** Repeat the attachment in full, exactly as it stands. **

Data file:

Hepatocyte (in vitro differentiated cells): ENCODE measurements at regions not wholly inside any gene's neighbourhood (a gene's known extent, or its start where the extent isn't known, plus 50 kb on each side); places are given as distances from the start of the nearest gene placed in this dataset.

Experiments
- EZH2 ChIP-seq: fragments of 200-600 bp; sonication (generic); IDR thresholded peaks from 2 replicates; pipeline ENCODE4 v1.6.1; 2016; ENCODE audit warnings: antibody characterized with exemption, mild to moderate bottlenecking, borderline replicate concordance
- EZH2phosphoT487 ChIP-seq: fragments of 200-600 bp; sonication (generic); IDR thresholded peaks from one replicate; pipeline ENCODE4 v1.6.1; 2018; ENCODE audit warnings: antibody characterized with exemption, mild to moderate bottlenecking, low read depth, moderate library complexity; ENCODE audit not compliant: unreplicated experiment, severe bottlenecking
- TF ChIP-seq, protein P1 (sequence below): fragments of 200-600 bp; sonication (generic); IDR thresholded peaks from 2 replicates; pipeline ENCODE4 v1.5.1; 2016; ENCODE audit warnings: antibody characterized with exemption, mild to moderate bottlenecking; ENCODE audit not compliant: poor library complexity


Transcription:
Hepatocyte (in vitro differentiated cells): ENCODE measurements at regions not wholly inside any gene's neighbourhood (a gene's known extent, or its start where the extent isn't known, plus 50 kb on each side); places are given as distances from the start of the nearest gene placed in this dataset.

Experiments
- EZH2 ChIP-seq: fragments of 200-600 bp; sonication (generic); IDR thresholded peaks from 2 replicates; pipeline ENCODE4 v1.6.1; 2016; ENCODE audit warnings: antibody characterized with exemption, mild to moderate bottlenecking, borderline replicate concordance
- EZH2phosphoT487 ChIP-seq: fragments of 200-600 bp; sonication (generic); IDR thresholded peaks from one replicate; pipeline ENCODE4 v1.6.1; 2018; ENCODE audit warnings: antibody characterized with exemption, mild to moderate bottlenecking, low read depth, moderate library complexity; ENCODE audit not compliant: unreplicated experiment, severe bottlenecking
- TF ChIP-seq, protein P1 (sequence below): fragments of 200-600 bp; sonication (generic); IDR thresholded peaks from 2 replicates; pipeline ENCODE4 v1.5.1; 2016; ENCODE audit warnings: antibody characterized with exemption, mild to moderate bottlenecking; ENCODE audit not compliant: poor library complexity